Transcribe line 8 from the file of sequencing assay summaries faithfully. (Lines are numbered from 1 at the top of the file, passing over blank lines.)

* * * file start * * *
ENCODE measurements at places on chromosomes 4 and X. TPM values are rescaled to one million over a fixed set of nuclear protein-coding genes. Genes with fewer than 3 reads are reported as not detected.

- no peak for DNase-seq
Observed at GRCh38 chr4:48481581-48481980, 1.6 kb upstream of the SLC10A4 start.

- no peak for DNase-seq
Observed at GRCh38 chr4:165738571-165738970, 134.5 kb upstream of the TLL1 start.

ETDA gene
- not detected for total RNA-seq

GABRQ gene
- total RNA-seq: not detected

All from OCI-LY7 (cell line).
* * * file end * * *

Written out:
GABRQ gene